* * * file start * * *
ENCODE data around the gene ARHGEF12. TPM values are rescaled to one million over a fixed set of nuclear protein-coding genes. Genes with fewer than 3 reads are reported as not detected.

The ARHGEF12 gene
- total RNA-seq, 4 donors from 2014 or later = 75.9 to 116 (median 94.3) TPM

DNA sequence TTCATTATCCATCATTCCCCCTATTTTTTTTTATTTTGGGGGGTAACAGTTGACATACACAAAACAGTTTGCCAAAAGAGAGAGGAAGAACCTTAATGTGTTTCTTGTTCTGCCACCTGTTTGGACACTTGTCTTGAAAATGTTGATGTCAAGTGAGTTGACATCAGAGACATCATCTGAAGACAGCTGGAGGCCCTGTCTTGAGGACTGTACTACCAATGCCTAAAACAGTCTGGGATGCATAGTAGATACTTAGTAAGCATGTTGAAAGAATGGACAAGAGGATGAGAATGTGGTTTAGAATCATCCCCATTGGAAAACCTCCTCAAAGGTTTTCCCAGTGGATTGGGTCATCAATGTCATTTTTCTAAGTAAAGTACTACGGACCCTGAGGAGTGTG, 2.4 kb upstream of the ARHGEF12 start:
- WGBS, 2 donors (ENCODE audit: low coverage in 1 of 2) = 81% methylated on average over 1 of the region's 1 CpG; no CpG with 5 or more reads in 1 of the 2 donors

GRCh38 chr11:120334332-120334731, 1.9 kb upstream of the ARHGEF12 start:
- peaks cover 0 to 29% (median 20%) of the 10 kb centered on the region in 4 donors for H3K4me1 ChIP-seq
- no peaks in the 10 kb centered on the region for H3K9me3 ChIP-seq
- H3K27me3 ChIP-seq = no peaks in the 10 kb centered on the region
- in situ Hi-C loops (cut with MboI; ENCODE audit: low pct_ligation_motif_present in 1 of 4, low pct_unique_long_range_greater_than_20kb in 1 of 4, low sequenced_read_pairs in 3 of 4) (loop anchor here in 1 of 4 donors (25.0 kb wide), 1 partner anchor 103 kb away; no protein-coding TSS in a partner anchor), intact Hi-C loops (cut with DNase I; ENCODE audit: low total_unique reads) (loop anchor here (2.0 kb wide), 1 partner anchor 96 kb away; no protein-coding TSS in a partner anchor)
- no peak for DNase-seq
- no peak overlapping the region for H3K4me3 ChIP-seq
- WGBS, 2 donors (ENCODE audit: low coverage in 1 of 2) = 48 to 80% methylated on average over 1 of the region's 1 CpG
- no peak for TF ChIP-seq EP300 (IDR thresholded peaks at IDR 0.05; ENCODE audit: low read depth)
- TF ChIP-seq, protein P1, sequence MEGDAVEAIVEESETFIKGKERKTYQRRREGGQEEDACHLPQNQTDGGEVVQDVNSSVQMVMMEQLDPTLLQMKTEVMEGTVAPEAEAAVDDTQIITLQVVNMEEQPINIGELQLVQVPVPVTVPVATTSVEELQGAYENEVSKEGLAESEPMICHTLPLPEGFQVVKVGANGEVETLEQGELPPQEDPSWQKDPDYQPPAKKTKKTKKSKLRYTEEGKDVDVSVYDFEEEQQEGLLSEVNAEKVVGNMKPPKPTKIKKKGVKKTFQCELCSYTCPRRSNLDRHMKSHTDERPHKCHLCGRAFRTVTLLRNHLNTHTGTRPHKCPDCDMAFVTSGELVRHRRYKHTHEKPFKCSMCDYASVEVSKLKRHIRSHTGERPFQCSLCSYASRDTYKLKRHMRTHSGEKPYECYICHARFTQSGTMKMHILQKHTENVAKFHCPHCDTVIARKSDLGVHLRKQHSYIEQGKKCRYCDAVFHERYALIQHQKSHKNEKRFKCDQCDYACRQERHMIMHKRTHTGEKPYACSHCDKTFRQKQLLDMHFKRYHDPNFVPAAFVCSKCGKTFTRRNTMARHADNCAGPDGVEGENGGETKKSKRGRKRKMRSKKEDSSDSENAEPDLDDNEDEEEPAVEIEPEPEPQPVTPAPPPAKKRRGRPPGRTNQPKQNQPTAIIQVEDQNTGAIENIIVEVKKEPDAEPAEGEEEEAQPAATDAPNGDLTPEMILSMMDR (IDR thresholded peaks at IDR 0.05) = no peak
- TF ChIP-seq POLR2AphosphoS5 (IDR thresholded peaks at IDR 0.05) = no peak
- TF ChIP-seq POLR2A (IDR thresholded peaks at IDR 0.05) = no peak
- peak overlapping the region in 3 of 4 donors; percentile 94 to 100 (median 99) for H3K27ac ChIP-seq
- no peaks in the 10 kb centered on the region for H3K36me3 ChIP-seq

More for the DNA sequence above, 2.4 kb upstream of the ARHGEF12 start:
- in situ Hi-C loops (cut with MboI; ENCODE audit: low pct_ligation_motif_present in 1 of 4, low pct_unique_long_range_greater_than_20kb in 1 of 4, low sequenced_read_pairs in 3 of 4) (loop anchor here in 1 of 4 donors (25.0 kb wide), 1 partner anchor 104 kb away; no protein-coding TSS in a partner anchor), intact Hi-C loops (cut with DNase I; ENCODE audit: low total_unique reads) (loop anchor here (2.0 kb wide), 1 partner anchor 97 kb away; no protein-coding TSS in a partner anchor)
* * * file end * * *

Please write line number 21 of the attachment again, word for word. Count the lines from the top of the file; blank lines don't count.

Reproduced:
- in situ Hi-C loops (cut with MboI; ENCODE audit: low pct_ligation_motif_present in 1 of 4, low pct_unique_long_range_greater_than_20kb in 1 of 4, low sequenced_read_pairs in 3 of 4) (loop anchor here in 1 of 4 donors (25.0 kb wide), 1 partner anchor 104 kb away; no protein-coding TSS in a partner anchor), intact Hi-C loops (cut with DNase I; ENCODE audit: low total_unique reads) (loop anchor here (2.0 kb wide), 1 partner anchor 97 kb away; no protein-coding TSS in a partner anchor)